Fritz Rudolf Künker, D-Osnabrück

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10-03-2013 – 15-03-2013

Auction sales 226-231

Something for everyone: Künker auction week with hammer prices ranging from 25 euros to 150,000 euros

A number of special collections at once were auctioned off in Osnabrück in the middle of March, ancient coins from the Koch Collection and medieval coins from the collection of Dr Curti. On the third day a special collection Cologne, Rhineland and Westphalia was sold, on day four a special collection Nuremberg and Franconia as well as numerous gold coins from the Vogel Collection. And there was the Sultan Collection – not to mention the smaller collections like Denmark and Ireland that had been woven into the regular catalogs. 7,475 lots had been estimated at 8 million euros. The total hammer price was nothing less than 11.4 million euros, despite the fact that there were some lots that changed hands for the humble sum of 25 euros.

Catalog 226: When looking for a trend with ancient coins, it might be summarized that the more remote areas attract more and more attention. This was proven already when Künker auctioned off the Celtic coins.

90: Celtic coins. PANNONIA. Tetradrachm, Bartkranzavers type, 2nd/1st cent. B. C. Kostial 410. Extremely fine. Estimate: 1,500 euros. Hammer price: 6,500 euros.

An extremely fine tetradrachm from Pannonia of the Bartkranz type came with a realistic estimate of 1,500 euros, but was sold for the incredible sum of 6,500 euros. And that was by no means the only Celtic result that sprang a surprise. Similar price increases were to be witnessed only at the end of the catalog, when it came to the coins of the Indo-Greek kings. To give only one example: an extremely fine tetradrachm of Philoxenos left its estimate of 1,000 euros far behind and arrived at 7,500 euros. The piece came from a Triton auction sale and had been sold in 2005, for the sum of 1.300 $ (= 993 EUR) back then.

857: Roman Imperial Times. COMMODUS, 180-192. Aureus, 175/6. RIC 604. Extremely fine splendid specimen. Estimate: 30,000 euros. Hammer price: 50,000 euros.

Aurei in superb conditions unleash a virtual gold rush at present. Here are some cases in point from the latest Künker auction sale: 50,000 euros for Commodus (estimate: 30,000), 34,000 for Caracalla (estimate: 34,000), 26,000 euros for Valerian (estimate: 12,500) and 34,000 euros for the solidus of Petronius Maximus (30,000). For those who have to watch their budget carefully there were plenty aurei in very fine condition to buy, available for 2,000 to 3,000 euros! A barbarized aureus of Septimius Severus from the Trau Collection also benefited from the ‘exotic bonus’ and climbed from 1,000 to 5,000 euros.

Catalog 227: Numerous medieval rarities in the best state of preservation were included as part of the collection of Dottore Edoardo Curti. That was reflected in the high estimates. Still, there were some items that yet exceeded their estimate, like a solidus of Sigismund (516-524), sold for 13,000 euros (estimate: 10,000). A denarius of Charlemagne purchased from the Hamburger stock in 1935, minted perhaps in Milan, rose from 4,500 to 7,500 euros.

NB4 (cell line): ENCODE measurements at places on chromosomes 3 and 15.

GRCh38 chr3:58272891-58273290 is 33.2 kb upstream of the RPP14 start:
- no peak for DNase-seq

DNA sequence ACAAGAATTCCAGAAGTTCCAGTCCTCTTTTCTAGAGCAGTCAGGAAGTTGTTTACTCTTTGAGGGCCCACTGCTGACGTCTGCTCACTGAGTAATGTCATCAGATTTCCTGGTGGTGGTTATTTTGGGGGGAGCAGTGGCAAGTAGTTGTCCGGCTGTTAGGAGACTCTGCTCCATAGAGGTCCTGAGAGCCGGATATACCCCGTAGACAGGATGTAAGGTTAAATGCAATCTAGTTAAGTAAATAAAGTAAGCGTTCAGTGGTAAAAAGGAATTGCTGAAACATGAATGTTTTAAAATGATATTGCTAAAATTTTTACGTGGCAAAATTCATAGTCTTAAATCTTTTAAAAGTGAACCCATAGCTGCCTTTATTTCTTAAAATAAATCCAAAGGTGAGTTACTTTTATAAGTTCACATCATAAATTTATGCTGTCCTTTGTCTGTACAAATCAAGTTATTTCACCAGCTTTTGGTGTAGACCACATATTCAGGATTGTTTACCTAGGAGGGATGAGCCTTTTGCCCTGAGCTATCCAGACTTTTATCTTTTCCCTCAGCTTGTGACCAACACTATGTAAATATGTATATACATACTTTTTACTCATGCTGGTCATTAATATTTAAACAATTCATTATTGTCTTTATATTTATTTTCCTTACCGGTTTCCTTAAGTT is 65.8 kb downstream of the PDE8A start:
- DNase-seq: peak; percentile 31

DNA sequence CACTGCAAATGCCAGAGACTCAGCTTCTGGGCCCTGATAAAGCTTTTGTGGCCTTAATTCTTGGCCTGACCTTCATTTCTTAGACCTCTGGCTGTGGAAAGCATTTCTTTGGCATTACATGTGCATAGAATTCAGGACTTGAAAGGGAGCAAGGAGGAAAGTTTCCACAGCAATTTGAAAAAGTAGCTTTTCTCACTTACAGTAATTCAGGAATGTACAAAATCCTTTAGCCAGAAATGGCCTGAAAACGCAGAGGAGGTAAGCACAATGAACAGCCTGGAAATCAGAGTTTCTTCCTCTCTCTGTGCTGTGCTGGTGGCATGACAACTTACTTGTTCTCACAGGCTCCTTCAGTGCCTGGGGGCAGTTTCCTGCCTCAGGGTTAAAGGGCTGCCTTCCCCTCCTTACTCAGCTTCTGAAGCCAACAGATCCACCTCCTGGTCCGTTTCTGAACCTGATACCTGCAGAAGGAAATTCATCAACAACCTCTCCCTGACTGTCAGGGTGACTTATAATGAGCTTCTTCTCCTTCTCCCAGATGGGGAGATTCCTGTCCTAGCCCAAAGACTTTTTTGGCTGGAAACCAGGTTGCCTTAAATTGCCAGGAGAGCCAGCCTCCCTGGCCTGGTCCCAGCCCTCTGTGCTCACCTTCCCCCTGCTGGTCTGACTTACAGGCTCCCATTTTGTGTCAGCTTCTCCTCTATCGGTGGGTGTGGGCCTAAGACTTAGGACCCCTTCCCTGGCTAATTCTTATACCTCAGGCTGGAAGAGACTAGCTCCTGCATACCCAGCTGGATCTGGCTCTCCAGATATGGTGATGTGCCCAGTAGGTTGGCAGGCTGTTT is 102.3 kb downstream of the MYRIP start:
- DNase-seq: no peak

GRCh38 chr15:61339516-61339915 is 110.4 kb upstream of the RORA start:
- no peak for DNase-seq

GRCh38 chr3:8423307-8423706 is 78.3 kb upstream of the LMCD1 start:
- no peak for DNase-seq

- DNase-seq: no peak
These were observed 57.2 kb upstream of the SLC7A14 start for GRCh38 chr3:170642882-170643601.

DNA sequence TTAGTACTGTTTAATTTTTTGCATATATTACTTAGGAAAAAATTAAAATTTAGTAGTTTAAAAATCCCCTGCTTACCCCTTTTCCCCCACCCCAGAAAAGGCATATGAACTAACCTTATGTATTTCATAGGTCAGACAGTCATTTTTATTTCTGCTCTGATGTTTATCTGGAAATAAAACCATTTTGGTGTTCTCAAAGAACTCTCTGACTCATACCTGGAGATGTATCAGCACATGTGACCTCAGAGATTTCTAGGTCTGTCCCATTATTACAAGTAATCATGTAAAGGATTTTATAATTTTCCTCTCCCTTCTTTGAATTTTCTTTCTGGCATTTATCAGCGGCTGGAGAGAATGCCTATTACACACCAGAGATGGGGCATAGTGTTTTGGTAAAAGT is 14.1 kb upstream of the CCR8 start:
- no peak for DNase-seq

2342: England / Anglo-Saxon coins. ALFRED, 871-899. Penny, London. North 644. Extraordinary portrait. About mint-state. From auction sale Gemini VI (2010), 935. Estimate: 18,000 euros. Hammer price: 20,000 euros.

A penny of Alfred of England, 871-889, most probably the best portrait of Anglos-Saxon Britannia, started with 18,000 euros to arrive at 20,000 euros; …

2444: France. PHILIP VI, 1328-1350. Couronne d’or n. y. (January 29, 1340). Duplessy 252. Extremely fine to mint-state. Estimate: 35,000 euros. Hammer price: 46,000 euros.

… and this collection’s highlight, the historically highly important couronne d’or of Philip VI, minted after January 29, 1340, achieved 46,000 euros (estimate: 35,000 euros), and that truly is a fantastic price for a medieval coin!

Catalog 228: Something there for everyone plus a couple of special collections – this was what the third catalog of Künker’s had to offer. It was a kind of eldorado for the specialized collectors who were willing to pay prices for some items that seem incredible to anyone not that familiar with the subject. Just have a look at the collection of Irish pennies that – and we shouldn’t feel ashamed to admit it – all looked pretty much the same to the layman. Their total estimate had added up to 62,175 euros, the hammer price was 134,140 euros.

3000: IRELAND. Anonymous, 1065-1095. Penny, Dublin. Phase V. Seaby 6151. Very fine to extremely fine. From Stack Collection, auction sale Sotheby April 22, 1999, lot 804. Estimate: 1,000 euros. Hammer price: 5,500 euros.

Individual items greatly increased, like a penny from phase III, estimated at 250 euros, auctioned off for 1,600 euros; or a very rare penny from phase V, sold for 5,500 euros (estimate: 1,000 euros).
All expectations were exceeded by a series of patterns from Poland. The sixteen pieces had been estimated at 21,550 euros. The hammer price read 64,350 euros which is more than three times the pre-sale estimate.

3281: POLAND. Republic, 1919-1939. Pattern of 100 zlotych 1925, Warsaw, in silver. Mintage only 100 specimens. PP. Estimate: 1,500 euros. Hammer price: 8,500 euros.